Dear Jim: I want to improve my outdoor lighting for better security and when entertaining guests. I want to do it efficiently and do some of the work myself to lower the cost. What are some outdoor lighting tips? — Tom G.

Dear Tom: It is important to plan your outdoor lighting scheme or it may increase your electric bills significantly.

Keep in mind that the best lighting plan for security is not always the best for entertaining. It would be wise to make two lighting layouts on different switches.

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To calculate how much it costs to operate outdoor lights per day, first add the wattages of all the bulbs. Multiply this total by eight hours and then multiply by your electric rate ($ per kilowatt-hour). Divide this by 10 to get the number of cents per day. You might be surprised at the total.

People often think that brighter lights provide better security. Actually, lower lighting levels are more effective. This is because it is difficult for the human eye to quickly adjust from a very bright area to a darker area.

If the lighting is less bright, it is often easier to see and pick up movement in the darker areas where someone might be hiding.

The best security lighting plan is ineffective if your house is not reasonably secure.

If someone can break into your house in a few seconds, they probably won’t be concerned about the possibility of being seen.

Make sure all your windows have latches, and lock them when the windows are closed, even when you are at home. Install good quality, bump-resistant deadbolt locks on all the doors. These are more difficult to pick. Plant thorny shrubs under windows and install an alarm system.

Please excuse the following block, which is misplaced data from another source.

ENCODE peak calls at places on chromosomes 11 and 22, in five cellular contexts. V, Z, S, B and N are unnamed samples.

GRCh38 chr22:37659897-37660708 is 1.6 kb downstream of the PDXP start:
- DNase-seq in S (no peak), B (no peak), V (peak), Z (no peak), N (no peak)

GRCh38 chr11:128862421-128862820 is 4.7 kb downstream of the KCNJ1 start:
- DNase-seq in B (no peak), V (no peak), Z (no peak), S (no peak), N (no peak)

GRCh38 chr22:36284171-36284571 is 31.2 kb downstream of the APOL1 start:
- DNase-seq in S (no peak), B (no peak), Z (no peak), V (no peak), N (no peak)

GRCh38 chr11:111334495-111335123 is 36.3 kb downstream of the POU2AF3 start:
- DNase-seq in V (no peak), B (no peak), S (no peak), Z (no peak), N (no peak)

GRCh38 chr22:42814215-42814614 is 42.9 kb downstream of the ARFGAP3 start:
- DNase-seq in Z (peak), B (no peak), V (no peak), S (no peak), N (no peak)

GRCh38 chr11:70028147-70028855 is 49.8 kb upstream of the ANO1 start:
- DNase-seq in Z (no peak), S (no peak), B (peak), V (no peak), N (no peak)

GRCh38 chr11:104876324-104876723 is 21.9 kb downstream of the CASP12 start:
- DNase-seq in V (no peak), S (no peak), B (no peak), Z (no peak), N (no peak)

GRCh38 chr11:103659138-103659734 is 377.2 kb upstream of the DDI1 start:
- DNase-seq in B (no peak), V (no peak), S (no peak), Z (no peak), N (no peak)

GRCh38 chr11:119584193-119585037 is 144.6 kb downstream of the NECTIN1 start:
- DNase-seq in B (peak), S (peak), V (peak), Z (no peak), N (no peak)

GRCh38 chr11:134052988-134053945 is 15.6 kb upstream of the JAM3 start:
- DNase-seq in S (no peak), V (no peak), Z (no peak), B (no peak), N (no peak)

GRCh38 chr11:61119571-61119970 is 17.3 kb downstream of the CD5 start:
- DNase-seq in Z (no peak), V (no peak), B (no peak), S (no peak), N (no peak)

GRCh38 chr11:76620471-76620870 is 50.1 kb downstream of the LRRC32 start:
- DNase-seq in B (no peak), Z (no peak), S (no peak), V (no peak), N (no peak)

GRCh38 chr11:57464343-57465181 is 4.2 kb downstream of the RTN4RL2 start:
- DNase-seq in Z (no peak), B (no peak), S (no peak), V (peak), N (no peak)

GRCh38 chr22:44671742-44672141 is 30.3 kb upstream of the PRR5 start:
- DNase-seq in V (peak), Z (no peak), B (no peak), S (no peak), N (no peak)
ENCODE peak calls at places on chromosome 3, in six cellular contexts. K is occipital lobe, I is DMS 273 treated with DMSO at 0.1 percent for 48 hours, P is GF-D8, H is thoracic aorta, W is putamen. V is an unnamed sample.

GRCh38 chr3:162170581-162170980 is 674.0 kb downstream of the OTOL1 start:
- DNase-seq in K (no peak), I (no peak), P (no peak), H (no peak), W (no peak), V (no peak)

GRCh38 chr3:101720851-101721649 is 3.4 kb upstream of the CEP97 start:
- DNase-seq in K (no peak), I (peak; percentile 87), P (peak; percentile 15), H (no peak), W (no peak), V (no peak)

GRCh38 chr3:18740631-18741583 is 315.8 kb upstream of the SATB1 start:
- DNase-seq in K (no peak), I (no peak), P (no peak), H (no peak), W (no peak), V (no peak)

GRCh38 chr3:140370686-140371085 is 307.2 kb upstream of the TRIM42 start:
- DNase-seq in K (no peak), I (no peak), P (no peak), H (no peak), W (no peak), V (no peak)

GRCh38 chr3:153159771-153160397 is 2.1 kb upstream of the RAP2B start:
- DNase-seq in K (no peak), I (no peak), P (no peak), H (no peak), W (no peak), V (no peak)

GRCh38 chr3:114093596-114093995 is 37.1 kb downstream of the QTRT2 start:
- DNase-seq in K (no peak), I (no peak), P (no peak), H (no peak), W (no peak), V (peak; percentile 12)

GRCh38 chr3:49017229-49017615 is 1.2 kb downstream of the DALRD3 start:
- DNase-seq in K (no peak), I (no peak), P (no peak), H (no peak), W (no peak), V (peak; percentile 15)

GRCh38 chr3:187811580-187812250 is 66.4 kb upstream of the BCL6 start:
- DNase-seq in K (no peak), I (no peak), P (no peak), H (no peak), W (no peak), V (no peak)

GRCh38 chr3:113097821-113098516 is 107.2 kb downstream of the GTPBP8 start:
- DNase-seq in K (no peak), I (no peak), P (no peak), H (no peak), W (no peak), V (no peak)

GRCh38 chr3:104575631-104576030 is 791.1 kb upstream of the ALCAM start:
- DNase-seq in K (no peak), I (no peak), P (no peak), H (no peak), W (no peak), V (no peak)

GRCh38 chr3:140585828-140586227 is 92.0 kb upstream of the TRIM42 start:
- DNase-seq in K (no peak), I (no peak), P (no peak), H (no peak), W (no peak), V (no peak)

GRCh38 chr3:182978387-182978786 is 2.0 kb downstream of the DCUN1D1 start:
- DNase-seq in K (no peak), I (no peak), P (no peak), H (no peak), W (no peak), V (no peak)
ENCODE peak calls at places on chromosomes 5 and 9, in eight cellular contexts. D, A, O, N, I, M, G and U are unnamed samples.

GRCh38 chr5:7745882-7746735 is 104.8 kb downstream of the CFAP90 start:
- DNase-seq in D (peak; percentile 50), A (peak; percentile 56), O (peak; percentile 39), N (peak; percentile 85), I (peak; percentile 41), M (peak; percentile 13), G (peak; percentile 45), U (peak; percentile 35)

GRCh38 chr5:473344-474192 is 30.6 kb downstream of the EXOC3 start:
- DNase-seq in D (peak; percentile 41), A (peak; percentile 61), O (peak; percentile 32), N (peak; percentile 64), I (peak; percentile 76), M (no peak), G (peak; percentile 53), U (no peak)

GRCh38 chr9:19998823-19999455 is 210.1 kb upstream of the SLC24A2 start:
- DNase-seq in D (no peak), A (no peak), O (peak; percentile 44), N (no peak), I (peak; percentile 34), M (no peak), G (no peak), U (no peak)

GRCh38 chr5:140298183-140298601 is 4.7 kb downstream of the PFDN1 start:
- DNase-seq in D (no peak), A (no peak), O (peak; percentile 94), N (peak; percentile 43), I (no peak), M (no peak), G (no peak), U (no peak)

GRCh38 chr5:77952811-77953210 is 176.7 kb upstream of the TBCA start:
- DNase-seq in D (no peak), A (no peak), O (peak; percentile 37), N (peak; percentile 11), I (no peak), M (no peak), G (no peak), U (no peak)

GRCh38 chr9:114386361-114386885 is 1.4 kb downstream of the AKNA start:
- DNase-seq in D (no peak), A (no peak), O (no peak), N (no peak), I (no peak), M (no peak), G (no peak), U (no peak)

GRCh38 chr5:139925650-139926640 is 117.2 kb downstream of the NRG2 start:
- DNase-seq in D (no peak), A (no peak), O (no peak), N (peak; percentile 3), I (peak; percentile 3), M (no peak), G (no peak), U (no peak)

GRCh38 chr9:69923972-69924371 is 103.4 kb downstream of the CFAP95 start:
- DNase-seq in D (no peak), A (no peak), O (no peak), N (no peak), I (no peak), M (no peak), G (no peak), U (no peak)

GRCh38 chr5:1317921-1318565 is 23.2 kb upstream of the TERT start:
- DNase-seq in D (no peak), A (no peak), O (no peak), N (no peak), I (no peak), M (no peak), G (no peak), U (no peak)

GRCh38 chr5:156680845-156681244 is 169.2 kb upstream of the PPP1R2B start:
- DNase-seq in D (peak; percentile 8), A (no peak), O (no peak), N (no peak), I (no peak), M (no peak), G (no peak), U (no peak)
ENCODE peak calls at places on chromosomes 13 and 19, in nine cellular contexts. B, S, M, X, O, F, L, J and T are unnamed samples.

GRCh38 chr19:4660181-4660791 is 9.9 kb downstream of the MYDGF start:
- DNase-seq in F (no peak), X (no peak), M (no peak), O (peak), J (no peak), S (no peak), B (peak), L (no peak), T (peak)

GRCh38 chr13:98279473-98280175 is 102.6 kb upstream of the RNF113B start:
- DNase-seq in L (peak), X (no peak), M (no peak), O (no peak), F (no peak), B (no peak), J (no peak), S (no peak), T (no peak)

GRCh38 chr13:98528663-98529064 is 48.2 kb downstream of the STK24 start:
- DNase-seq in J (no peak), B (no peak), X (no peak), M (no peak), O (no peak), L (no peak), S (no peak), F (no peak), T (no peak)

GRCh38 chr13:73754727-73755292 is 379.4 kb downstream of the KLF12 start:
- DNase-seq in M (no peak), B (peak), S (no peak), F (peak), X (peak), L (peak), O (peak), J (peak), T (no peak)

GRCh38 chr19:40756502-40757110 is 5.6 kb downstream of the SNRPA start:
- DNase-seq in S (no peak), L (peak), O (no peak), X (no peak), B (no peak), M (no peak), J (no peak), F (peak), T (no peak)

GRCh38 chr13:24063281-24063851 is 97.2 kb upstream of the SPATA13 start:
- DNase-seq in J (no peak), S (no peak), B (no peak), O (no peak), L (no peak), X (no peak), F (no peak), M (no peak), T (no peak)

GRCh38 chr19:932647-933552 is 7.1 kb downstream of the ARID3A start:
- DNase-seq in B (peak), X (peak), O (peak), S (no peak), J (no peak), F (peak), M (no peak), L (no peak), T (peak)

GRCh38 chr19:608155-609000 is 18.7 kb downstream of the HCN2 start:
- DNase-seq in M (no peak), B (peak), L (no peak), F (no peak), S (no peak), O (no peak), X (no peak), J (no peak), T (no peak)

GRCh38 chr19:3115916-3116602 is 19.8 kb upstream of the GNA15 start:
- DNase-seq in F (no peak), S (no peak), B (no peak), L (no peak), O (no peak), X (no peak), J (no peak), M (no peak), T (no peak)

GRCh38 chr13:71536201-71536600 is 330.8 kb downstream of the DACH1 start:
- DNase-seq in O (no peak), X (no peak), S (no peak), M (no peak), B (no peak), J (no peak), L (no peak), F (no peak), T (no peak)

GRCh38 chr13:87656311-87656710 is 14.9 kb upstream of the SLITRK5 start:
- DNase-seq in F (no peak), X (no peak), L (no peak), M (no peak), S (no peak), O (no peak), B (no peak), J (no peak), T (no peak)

Walk around your house and look for spots where someone might hide that may need some security lighting. Do this at night, because street lights or neighbors’ lights might already provide adequate brightness. Try to minimize light pollution by using only as much brightness as is necessary.

CFL (compact fluorescent lights) and LED (light emitting diodes) produce much more light output per watt than standard incandescent bulbs. For example, an L22 array LED fixture uses less than 25 watts to produce the same light output as a 100-watt incandescent bulb. LED’s are not effected by cold temperatures. CFL’s are and take a little time to reach full brightness.

Motion-sensing lights are the most efficient and effective for security. When the light comes on, a thief assumes he has been seen. Select one with two-level lighting. Switch it on for low-level background lighting and it only switches to full brightness when motion is detected. Solar-powered LED motion-sensing models are the easiest to install yourself.

Dear Jim: I just installed foil-faced fiberglass batt insulation on the attic floor. I have a lot of extra insulation. Can I just roll out a second layer of insulation over the floor for double the savings? — Connie F.

Dear Connie: If you installed the recommended R-value level of insulation, you probably are better off returning the extra insulation for a refund. As you add more insulation, the additional savings per-inch thickness diminishes.

If you cannot return it, it will help some to add a second layer on the floor. Make sure to cut the foil facing in many spots. This will keep moisture from collecting and condensing between the layers.

Send inquiries to James Dulley, The Press of Atlantic City, 6906 Royalgreen Drive, Cincinnati, OH 45244,or visit

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Five years as Ocean County bureau chief, 12 years as regional news editor (not continuous), 10 years as copy editor (also not continuous), all at The Press of Atlantic City.

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